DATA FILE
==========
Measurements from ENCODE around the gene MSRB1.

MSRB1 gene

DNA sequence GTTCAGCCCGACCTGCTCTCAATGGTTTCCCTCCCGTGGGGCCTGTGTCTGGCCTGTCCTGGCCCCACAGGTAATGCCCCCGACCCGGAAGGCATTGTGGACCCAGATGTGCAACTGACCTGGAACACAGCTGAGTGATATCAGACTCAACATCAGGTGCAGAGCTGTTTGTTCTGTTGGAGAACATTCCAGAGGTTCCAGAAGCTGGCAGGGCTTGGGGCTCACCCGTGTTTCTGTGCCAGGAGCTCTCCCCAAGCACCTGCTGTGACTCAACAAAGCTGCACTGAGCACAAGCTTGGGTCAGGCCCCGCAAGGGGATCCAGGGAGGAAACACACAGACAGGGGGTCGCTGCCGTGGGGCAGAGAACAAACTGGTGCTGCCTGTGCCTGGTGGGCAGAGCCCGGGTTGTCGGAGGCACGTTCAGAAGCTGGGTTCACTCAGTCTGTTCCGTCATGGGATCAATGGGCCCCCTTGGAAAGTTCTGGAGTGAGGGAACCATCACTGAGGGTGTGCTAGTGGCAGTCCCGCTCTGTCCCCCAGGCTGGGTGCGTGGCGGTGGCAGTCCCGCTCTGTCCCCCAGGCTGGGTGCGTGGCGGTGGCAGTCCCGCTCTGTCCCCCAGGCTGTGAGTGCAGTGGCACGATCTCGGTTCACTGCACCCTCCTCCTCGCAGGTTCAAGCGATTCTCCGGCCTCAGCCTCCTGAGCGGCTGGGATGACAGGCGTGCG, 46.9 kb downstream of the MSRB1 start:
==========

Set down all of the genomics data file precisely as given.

Measurements from ENCODE around the gene MSRB1.

MSRB1 gene

DNA sequence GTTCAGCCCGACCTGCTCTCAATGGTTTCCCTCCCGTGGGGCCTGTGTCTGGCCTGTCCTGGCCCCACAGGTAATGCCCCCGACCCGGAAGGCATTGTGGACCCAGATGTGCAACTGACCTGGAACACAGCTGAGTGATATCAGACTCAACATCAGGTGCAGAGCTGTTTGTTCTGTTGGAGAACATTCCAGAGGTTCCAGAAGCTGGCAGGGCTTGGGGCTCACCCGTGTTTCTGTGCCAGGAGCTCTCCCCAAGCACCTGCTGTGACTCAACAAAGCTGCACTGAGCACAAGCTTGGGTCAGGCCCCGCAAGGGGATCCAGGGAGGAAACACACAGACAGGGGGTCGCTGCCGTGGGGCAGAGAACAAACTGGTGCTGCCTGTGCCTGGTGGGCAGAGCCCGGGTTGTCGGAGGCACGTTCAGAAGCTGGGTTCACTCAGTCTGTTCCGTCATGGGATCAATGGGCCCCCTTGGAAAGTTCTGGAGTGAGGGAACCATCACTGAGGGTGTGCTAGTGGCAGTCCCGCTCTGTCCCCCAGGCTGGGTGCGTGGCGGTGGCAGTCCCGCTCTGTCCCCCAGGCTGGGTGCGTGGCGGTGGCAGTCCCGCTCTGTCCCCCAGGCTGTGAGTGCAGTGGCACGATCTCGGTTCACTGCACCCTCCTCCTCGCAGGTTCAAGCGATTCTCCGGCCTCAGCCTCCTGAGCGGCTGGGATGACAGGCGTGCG, 46.9 kb downstream of the MSRB1 start: